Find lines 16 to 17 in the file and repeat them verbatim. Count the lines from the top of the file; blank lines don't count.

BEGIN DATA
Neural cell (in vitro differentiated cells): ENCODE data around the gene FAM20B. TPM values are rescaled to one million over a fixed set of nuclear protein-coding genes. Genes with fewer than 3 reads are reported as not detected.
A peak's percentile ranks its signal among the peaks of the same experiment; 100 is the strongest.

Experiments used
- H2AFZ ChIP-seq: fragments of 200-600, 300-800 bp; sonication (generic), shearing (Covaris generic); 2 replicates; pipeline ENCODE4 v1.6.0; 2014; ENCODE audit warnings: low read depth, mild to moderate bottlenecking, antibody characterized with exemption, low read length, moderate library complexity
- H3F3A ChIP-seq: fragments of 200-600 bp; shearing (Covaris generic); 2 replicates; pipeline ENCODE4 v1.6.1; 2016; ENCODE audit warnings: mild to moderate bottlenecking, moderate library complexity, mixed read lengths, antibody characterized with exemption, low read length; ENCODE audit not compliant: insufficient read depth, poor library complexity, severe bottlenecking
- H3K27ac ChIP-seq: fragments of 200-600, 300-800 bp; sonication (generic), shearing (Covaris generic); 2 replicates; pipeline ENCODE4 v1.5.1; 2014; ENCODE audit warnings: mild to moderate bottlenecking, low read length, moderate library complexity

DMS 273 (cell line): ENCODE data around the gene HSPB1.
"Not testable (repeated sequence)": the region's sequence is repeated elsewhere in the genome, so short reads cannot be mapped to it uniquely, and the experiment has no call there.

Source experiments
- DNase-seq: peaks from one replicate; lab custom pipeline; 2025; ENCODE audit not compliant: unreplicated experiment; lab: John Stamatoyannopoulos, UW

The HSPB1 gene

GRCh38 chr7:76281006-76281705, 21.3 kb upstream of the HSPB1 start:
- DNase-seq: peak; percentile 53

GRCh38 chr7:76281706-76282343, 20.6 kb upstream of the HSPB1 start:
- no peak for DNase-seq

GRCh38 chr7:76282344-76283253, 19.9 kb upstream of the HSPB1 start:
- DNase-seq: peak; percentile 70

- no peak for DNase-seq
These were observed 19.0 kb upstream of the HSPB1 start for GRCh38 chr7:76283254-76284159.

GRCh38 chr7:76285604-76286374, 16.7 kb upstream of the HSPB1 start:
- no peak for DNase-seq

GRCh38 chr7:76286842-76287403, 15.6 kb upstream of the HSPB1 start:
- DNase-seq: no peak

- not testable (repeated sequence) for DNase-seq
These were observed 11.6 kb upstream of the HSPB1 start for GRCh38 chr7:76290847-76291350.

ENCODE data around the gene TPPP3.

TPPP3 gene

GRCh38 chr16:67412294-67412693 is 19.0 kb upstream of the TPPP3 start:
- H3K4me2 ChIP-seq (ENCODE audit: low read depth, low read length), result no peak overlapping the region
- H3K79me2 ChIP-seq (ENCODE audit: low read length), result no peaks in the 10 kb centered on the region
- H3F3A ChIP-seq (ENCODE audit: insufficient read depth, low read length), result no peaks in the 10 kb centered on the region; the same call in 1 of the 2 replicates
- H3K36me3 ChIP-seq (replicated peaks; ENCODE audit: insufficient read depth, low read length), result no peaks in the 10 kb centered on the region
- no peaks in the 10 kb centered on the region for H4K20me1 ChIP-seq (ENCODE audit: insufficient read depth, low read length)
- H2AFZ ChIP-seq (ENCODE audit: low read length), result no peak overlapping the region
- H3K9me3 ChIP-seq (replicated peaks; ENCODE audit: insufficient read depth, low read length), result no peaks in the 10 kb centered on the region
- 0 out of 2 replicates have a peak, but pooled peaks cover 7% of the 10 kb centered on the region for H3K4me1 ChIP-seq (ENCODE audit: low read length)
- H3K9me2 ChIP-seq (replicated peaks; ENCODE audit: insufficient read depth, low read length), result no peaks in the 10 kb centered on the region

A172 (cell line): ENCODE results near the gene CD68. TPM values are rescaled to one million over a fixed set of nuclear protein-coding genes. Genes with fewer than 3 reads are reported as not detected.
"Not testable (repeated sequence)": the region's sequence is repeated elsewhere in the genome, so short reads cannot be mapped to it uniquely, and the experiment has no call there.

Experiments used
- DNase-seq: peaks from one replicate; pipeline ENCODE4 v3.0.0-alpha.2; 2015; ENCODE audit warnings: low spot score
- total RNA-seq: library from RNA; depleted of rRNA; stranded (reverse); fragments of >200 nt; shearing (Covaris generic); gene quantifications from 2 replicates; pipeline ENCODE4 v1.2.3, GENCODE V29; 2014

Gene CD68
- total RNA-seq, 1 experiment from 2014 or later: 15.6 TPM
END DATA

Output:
GRCh38 chr7:76282344-76283253, 19.9 kb upstream of the HSPB1 start:
- DNase-seq: peak; percentile 70